Within the period 1965 to 2015 all domestic asset class returns (except cash) are found to exhibit negative correlations with the contemporaneous inflation rate. Cash has hedging qualities due to Reserve Bank inflation targeting policy action but has a low real yield. Furthermore, Engle-Granger cointegration tests show that none of the asset class prices displays a long-term equilibrium relationship with the CPI. Using local growth assets as “inflation hedges” in a “CPI plus” mandate is more of an attempt to outperform inflation than to actually hedge against it.
In contrast, it was found that “rand-hedge” asset classes could offer inflation protection. Offshore bond returns exhibited a significant positive contemporaneous relationship with inflation over a one- to three-year horizon and was the only asset class to do so. Looking at non-contemporaneous relationships, the prior 12-month rand returns on all foreign asset classes (and the local RESI) were found to be positively correlated with current inflation due to the return enhancement of rand weakening later feeding through into future imported inflation. Thus, rand hedges offer an “up-front” compensation for future inflation and, understood as such, can provide effective inflation protection for locally based investors.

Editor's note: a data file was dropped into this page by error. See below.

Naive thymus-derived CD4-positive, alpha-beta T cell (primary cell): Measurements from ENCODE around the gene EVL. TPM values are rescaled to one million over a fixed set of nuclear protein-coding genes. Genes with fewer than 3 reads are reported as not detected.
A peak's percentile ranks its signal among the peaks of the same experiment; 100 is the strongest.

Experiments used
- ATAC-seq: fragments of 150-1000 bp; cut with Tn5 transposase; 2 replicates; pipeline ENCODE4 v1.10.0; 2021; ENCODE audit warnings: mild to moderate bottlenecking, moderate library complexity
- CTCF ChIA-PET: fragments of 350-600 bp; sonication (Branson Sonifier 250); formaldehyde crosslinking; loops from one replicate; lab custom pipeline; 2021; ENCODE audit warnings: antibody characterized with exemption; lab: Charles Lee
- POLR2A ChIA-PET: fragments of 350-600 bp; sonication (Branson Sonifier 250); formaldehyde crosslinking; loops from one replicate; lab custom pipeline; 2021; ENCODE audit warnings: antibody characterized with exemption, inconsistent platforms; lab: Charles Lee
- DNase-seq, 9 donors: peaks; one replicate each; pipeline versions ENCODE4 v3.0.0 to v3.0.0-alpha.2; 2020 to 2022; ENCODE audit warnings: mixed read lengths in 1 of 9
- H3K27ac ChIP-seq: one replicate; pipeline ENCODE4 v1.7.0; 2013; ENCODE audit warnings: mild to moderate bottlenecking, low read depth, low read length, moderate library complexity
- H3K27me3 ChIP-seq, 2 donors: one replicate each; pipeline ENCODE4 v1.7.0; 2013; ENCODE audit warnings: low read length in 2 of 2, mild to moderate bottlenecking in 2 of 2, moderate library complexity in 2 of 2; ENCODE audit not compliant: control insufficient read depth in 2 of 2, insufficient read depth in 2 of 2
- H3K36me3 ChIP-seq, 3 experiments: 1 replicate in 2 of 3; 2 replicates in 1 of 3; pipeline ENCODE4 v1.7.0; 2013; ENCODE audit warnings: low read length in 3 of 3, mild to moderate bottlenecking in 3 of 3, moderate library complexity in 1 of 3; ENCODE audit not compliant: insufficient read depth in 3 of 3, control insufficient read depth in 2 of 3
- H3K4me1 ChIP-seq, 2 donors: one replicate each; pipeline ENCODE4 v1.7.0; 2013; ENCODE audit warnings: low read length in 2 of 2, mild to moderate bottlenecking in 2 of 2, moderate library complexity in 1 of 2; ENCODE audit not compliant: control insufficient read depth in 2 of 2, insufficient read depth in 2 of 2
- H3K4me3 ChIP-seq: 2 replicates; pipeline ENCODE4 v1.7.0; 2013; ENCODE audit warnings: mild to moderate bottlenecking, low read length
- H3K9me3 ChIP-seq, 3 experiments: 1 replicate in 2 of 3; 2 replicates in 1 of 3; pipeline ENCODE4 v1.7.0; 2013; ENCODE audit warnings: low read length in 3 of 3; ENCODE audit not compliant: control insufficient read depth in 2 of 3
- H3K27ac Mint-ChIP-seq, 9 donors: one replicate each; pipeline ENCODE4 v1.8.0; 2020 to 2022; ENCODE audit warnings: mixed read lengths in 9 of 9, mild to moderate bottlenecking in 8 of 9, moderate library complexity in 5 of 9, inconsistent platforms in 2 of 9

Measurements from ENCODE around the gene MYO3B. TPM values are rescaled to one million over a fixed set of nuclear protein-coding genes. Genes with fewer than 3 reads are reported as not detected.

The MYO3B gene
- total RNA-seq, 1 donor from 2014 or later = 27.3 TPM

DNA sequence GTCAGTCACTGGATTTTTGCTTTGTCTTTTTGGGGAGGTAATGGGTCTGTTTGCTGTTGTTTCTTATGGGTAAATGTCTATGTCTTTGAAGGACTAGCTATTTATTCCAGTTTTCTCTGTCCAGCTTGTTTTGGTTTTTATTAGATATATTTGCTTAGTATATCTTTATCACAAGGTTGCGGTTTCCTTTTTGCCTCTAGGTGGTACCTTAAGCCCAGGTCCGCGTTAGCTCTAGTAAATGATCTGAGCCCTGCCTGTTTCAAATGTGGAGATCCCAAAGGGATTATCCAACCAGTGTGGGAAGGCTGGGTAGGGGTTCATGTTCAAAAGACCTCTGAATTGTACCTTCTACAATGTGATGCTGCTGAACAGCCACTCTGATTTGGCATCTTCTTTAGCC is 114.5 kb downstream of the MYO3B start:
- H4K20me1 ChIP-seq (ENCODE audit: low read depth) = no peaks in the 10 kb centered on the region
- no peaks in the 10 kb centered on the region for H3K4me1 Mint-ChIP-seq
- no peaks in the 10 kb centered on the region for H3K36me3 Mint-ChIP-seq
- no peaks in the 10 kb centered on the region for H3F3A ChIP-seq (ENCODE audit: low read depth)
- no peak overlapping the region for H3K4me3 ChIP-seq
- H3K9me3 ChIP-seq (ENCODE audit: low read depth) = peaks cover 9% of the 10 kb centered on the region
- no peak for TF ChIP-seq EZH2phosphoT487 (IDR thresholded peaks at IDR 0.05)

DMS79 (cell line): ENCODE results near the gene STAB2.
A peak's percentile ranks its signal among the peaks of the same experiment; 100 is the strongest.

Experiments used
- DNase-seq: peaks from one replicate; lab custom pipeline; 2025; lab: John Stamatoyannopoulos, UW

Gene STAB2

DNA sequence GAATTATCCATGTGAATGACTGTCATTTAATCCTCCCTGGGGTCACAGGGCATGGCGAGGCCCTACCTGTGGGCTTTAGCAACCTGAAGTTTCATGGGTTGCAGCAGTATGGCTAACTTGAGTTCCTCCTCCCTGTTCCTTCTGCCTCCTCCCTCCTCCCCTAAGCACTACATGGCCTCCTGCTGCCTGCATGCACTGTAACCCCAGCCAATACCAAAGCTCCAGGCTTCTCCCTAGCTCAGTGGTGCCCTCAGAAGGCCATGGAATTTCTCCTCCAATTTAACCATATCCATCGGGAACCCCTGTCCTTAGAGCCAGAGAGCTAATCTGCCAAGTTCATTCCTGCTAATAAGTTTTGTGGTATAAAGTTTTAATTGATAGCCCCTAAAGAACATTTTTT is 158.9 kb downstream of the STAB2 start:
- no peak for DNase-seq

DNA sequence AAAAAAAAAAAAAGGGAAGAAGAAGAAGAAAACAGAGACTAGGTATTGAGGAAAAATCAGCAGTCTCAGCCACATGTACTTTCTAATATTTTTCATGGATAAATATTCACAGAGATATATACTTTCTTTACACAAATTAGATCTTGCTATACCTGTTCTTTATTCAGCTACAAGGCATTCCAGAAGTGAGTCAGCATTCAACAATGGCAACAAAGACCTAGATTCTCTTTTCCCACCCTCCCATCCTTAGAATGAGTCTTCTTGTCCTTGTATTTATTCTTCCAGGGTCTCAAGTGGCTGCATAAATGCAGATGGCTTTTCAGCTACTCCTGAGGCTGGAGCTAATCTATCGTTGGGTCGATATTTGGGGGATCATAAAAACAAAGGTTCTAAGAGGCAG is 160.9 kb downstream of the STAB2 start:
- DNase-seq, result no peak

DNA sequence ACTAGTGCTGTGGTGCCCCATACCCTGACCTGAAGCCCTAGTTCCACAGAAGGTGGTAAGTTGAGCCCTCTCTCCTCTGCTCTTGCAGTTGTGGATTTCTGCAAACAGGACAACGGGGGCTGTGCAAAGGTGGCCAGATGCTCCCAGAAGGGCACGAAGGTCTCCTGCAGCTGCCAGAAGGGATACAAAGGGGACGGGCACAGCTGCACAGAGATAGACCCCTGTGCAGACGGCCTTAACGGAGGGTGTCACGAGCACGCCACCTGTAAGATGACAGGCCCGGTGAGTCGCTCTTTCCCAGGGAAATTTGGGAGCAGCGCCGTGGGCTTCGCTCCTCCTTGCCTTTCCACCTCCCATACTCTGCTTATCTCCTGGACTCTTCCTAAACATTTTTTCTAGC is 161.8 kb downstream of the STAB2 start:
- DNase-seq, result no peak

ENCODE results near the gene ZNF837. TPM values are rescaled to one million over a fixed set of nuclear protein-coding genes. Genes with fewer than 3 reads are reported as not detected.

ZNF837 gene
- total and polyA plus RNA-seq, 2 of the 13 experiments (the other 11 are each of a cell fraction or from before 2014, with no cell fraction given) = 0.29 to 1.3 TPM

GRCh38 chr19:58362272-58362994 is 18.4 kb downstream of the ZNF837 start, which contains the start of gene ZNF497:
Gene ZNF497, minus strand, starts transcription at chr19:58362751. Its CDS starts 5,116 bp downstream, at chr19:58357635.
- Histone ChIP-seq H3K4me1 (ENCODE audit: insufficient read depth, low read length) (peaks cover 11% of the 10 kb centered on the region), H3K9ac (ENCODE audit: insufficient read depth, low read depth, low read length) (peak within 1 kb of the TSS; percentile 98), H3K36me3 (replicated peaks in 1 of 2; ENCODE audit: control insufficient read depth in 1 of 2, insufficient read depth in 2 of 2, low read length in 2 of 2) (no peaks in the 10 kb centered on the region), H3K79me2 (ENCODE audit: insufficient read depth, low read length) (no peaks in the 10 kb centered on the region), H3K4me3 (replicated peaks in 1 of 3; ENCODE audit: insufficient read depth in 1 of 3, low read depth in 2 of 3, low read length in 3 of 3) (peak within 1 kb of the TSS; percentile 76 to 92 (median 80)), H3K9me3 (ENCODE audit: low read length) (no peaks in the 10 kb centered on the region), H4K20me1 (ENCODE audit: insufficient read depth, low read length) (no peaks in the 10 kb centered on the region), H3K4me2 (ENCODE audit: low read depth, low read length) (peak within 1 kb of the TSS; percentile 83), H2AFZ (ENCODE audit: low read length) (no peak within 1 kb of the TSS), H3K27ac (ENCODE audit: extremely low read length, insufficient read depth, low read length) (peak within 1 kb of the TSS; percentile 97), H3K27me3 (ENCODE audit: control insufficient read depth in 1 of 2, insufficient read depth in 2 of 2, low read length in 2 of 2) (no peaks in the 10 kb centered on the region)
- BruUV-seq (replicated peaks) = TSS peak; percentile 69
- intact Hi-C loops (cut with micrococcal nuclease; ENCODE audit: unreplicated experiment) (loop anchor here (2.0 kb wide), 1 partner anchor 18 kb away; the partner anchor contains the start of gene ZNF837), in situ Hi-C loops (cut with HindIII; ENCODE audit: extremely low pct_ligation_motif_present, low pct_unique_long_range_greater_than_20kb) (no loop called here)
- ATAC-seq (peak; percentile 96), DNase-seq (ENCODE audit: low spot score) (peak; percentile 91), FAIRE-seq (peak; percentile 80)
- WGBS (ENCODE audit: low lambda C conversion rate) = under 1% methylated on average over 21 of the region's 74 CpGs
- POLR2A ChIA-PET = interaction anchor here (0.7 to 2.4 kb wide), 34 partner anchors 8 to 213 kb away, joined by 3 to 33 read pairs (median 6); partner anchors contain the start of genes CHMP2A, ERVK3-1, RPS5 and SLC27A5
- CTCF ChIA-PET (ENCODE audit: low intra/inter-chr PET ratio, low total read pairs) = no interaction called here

In Markowitz’s (1952) portfolio theory, a reduction in volatility for a given level of expected return is implied as being equivalent to an increase in diversification. The recent development of risk-based portfolio construction methods, which emphasise diversification separately from volatility reduction, challenges this equivalence. Using a point-in-time database of liquid equities listed on the Johannesburg Stock Exchange between 1998 and 2016, a numerical simulation technique is employed to study the behaviour of a range of diversification measures as a portfolio-level attribute and assess and compare their usefulness in estimating out-of-sample portfolio volatility. The empirical performance of maximum diversification portfolios based on each measure is then investigated. It is found that a portfolio’s diversification level is a significant predictor of future portfolio risk beyond that of historic volatility, and that the empirical performance of maximum diversification portfolios, attractive in all cases, depends critically on the definition of diversification applied.